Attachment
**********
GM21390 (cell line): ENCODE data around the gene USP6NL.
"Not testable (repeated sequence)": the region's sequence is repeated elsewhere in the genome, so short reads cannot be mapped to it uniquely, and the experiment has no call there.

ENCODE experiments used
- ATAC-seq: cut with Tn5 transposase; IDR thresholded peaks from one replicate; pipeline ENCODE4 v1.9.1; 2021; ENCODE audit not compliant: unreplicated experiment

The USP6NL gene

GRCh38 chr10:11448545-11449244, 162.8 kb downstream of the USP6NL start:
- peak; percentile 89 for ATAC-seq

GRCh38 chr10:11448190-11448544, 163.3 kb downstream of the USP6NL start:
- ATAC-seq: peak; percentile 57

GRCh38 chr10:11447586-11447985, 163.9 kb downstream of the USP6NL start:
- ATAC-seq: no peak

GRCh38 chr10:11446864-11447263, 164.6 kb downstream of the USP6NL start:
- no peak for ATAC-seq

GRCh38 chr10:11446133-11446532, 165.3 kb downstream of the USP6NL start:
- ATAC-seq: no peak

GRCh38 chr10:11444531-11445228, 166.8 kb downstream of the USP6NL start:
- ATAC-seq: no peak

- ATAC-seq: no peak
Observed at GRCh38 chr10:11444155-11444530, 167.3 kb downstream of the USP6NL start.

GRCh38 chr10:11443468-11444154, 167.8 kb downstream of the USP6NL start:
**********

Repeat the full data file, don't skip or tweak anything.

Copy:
GM21390 (cell line): ENCODE data around the gene USP6NL.
"Not testable (repeated sequence)": the region's sequence is repeated elsewhere in the genome, so short reads cannot be mapped to it uniquely, and the experiment has no call there.

ENCODE experiments used
- ATAC-seq: cut with Tn5 transposase; IDR thresholded peaks from one replicate; pipeline ENCODE4 v1.9.1; 2021; ENCODE audit not compliant: unreplicated experiment

The USP6NL gene

GRCh38 chr10:11448545-11449244, 162.8 kb downstream of the USP6NL start:
- peak; percentile 89 for ATAC-seq

GRCh38 chr10:11448190-11448544, 163.3 kb downstream of the USP6NL start:
- ATAC-seq: peak; percentile 57

GRCh38 chr10:11447586-11447985, 163.9 kb downstream of the USP6NL start:
- ATAC-seq: no peak

GRCh38 chr10:11446864-11447263, 164.6 kb downstream of the USP6NL start:
- no peak for ATAC-seq

GRCh38 chr10:11446133-11446532, 165.3 kb downstream of the USP6NL start:
- ATAC-seq: no peak

GRCh38 chr10:11444531-11445228, 166.8 kb downstream of the USP6NL start:
- ATAC-seq: no peak

- ATAC-seq: no peak
Observed at GRCh38 chr10:11444155-11444530, 167.3 kb downstream of the USP6NL start.

GRCh38 chr10:11443468-11444154, 167.8 kb downstream of the USP6NL start: